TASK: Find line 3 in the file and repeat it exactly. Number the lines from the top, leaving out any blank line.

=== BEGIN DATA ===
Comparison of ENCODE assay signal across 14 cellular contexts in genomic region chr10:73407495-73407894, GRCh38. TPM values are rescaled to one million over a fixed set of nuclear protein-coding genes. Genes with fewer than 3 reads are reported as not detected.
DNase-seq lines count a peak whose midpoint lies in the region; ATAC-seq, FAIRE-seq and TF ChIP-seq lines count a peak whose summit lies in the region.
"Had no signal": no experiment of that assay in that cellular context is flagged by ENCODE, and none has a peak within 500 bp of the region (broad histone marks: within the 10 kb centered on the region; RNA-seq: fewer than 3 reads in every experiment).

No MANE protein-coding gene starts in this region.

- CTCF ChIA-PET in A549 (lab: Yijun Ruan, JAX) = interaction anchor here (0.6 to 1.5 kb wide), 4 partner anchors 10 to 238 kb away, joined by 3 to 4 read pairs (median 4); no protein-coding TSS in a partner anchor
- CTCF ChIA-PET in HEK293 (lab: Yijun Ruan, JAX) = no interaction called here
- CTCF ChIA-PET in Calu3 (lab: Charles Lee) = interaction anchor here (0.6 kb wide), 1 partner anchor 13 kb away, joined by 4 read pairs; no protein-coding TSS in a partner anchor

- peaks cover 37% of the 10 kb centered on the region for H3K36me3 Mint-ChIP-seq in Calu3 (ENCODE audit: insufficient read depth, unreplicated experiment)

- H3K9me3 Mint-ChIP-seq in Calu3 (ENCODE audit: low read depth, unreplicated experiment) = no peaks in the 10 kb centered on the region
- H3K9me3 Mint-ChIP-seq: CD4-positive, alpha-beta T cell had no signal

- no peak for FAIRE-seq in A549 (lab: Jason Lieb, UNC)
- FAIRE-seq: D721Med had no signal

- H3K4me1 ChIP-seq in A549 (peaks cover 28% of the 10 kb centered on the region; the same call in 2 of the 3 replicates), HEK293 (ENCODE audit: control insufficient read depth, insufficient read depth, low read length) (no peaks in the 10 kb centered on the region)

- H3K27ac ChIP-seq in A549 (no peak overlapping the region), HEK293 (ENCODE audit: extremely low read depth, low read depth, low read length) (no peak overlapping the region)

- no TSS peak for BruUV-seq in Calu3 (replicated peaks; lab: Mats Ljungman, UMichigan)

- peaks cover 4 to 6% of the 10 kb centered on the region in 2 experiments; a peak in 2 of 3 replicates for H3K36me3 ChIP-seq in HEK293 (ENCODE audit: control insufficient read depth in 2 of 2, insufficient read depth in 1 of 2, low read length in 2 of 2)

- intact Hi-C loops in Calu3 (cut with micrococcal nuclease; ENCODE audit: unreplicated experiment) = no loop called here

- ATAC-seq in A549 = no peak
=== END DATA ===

"Had no signal": no experiment of that assay in that cellular context is flagged by ENCODE, and none has a peak within 500 bp of the region (broad histone marks: within the 10 kb centered on the region; RNA-seq: fewer than 3 reads in every experiment).